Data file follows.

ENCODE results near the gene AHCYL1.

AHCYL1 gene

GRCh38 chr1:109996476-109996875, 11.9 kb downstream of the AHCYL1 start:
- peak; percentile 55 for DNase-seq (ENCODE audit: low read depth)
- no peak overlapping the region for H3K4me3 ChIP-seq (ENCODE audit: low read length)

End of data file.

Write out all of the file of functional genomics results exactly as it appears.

ENCODE results near the gene AHCYL1.

AHCYL1 gene

GRCh38 chr1:109996476-109996875, 11.9 kb downstream of the AHCYL1 start:
- peak; percentile 55 for DNase-seq (ENCODE audit: low read depth)
- no peak overlapping the region for H3K4me3 ChIP-seq (ENCODE audit: low read length)